He is the footballer who was banned last month for testing positive for anabolic steroids, but Gerard Kinsella adds a caveat to that. He says that until he plays a handful of league games – if he ever plays a handful of league games – he will never consider himself a footballer. "I just class myself as a lad who had tried to play football," he says, "but bad luck has got in the way."
Kinsella, 21, of Fleetwood Town in League Two, was banned for two years by a Football Association independent commission after testing positive for the anabolic steroid nandrolone in February. It was a verdict reached with reluctance by the commission, reflected in the fact that it backdated the start of his ban to February and did not even impose on him the costs, two small but revealing indications of the nature of the case.
The three-man commission, which included the former Tottenham captain Gary Mabbutt, looked on Kinsella's nascent career and wondered how much misfortune could befall a footballer. A serious, engaging young man and once a very promising academy boy at Everton, Kinsella accepts, as he explains his story at a hotel in his native Liverpool, "that rules are rules". "We are meant to obey those rules and I've breached them."
Kinsella admitted having been administered two injections on 27 and 28 December of what was, unbeknown to him, nandrolone. They were given to him by his cousin Neil Kinsella, 35, whom he describes as a father-figure in the absence of much regular contact with his real father. But Neil's attempt to help turned into a nightmare for his young cousin.
"It was stupid what I did and it was stupid what Neil did," says Gerard, right. "It was stupidity in desperation. I shouldn't have taken it. He has tried to help and it has backfired big time. Two little injections. The worst thing about it is, when I found out the name [of the drug] and Googled it, it was useless anyway.
"It's done nothing for my body," he adds. "I would've needed a six-week cycle for it to have any effect. So anyone out there who thinks I have had it for performance enhancement ... that shows how much I know about it. And I have got a two-year ban. It was heavy stuff."
To understand why Gerard pushed for Neil to give him those injections, without doing even the simplest research into what was in the syringe, you have to know his injury record. Between the ages of 16, when he was told he was to get a professional deal at Everton; and 19, when the then manager David Moyes told him he was to be released, Gerard estimates he missed more than two years in total to injury.
He broke a collarbone just before he was awarded the professional deal. Next he chipped an ankle bone and then tore ligaments in the same ankle in 2007. He had shin splints in September 2008 and suffered a stress fracture to a metatarsal in March 2010. He had three shoulder dislocations between 2009-11. For good measure he was hospitalised with meningitis two years ago.
He had been at Everton from the age of seven but could understand, given the injuries, why he was released in the summer of 2011. Much worse, he says, was missing out on a contract at Plymouth Argyle weeks later. A combative central midfielder, he impressed the club and was preparing to play in a friendly when he ruptured knee ligaments in a light training session on the morning of the game. He would not play for the entire 2011-12 season.
During that period he developed depression, "big time". "From seven I had been playing football and it just stopped," he says. "It was all I had done my whole life. I never learnt anything in school. I was coming out of school to play football. I had no Plan B. It just hit me all at once. I was sitting on the couch watching daytime TV with my mum... you're the forgotten man, a bit of a ghost. They were bad times."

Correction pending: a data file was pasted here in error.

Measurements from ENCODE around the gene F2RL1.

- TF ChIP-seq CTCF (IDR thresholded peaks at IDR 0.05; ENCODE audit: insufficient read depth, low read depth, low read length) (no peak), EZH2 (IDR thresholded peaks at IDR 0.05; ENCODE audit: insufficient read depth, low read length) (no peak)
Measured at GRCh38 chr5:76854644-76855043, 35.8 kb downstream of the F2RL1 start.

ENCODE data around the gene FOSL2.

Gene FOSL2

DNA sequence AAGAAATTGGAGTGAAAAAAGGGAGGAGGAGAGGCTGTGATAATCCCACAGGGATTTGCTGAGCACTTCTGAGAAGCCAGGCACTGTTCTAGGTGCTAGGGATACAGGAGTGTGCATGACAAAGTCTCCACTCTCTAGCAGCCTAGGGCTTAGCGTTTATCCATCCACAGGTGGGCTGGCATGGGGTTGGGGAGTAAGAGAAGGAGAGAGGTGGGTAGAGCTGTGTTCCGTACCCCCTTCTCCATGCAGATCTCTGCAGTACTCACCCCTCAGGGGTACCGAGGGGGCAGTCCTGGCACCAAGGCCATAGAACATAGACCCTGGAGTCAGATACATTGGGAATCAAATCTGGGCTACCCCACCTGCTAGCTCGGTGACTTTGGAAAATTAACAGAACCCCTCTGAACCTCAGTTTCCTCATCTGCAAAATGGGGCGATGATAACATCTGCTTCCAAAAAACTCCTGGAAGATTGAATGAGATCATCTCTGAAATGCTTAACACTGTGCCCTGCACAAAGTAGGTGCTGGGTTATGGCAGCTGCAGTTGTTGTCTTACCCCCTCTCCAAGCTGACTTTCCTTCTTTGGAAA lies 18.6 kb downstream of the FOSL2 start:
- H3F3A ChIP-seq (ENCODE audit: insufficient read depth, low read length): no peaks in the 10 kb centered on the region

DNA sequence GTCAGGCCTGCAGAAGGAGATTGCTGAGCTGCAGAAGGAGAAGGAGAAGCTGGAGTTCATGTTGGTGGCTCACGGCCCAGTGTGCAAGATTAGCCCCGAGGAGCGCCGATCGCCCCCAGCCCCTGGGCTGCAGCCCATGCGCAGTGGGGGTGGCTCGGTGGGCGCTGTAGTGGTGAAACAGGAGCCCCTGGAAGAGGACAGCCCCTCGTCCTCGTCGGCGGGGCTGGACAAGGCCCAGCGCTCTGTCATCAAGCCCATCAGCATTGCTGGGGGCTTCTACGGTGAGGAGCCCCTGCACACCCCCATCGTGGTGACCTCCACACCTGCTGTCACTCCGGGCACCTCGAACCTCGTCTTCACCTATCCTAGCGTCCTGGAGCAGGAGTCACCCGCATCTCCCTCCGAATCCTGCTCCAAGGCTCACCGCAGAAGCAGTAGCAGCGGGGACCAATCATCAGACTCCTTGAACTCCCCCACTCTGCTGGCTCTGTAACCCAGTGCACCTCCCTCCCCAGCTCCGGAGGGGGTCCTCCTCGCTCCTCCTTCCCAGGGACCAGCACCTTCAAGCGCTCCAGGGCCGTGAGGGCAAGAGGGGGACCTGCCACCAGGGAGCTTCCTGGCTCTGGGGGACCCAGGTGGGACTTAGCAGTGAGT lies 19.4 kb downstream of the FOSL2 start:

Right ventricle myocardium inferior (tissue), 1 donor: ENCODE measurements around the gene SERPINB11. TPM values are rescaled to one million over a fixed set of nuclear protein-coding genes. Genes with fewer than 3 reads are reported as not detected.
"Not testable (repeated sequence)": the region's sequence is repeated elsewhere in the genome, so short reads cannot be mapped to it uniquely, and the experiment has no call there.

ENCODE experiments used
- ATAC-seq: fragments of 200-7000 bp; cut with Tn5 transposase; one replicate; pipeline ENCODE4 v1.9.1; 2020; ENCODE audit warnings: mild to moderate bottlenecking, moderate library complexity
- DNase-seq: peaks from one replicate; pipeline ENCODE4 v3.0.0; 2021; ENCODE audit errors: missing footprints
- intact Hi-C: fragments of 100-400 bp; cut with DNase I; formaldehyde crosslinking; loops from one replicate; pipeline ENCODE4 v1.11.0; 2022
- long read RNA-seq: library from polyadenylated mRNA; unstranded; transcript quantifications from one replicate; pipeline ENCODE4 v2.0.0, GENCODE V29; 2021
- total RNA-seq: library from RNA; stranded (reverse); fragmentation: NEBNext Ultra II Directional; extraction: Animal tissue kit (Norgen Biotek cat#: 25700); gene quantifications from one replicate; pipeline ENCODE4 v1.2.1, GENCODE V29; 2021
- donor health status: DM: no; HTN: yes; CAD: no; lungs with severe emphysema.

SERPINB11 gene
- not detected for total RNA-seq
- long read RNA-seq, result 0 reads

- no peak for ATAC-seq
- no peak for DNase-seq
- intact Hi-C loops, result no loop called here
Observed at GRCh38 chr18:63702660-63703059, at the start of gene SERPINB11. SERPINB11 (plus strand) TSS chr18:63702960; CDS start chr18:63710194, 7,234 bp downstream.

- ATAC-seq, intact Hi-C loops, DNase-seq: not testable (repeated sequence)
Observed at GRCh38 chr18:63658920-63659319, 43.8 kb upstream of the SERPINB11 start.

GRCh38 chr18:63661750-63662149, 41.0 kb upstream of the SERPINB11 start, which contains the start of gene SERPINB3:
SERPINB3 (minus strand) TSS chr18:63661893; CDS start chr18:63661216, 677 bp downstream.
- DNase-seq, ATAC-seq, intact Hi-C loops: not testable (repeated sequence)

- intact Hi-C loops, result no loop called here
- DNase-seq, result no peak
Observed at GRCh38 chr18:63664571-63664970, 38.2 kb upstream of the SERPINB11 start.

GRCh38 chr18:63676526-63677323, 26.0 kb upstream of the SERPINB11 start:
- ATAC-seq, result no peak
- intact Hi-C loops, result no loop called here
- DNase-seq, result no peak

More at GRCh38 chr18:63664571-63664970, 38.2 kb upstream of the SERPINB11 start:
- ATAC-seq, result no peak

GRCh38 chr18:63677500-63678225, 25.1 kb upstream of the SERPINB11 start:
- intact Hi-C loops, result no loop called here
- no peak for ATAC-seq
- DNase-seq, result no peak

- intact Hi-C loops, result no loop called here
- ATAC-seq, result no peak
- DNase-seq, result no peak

He played at Prescot Cables in the Northern Premier League and was kicked by opposition players for any flash of ability. Then an Everton scout recommended him to Fleetwood last summer and he impressed them enough to be given a two-year contract, although he is yet to make his first-team debut. He dislocated his shoulder twice in October and December last year and it was then that he had those fateful injections.
Neil had a prescription for a back problem and mentioned to his cousin that it had given him some relief when he visited him on Boxing Day. "I was pushing for sugar injections after the second dislocation, which is meant to be good for shoulders," Gerard says. "The physio [refused and] said it would rule me out for a couple more days. I was in the house on the couch. I was depressed.
"The embarrassing thing is our Neil is overweight and on the taxis. He has it for his back. I was eager, pushing him for it. He gave me just two little injections. I was more pushy than him. I was in bits."
At the FA hearing he was told that a Google search would have shown that the substance, Deca, contravened doping regulations. He says that all he wanted was for the pain to go away and never considered his cousin's medication was a banned substance. He was told by Fleetwood's manager, Graham Alexander, that he had failed a test, carried out in February while he was on loan at Telford United.
Gerard's brother Michael, a former youth team goalkeeper at Tranmere, has his own story too. He went off the rails and has been in prison but has since set up a successful programme, OnSide, helping young people through sport, especially football. Michael despairs that Gerard is unable even to accept the coaching role offered him by Fleetwood, who he says have been very supportive.
Gerard hopes to play again, but next time he will not pin all his hopes on football as he once did. In the meantime he is training as an asbestos removal expert.
"When you are not thinking straight you make rash decisions, don't you?" he says. "It was desperation and just stupidity. But I never took it as a performance enhancer, so no one can call me a cheat."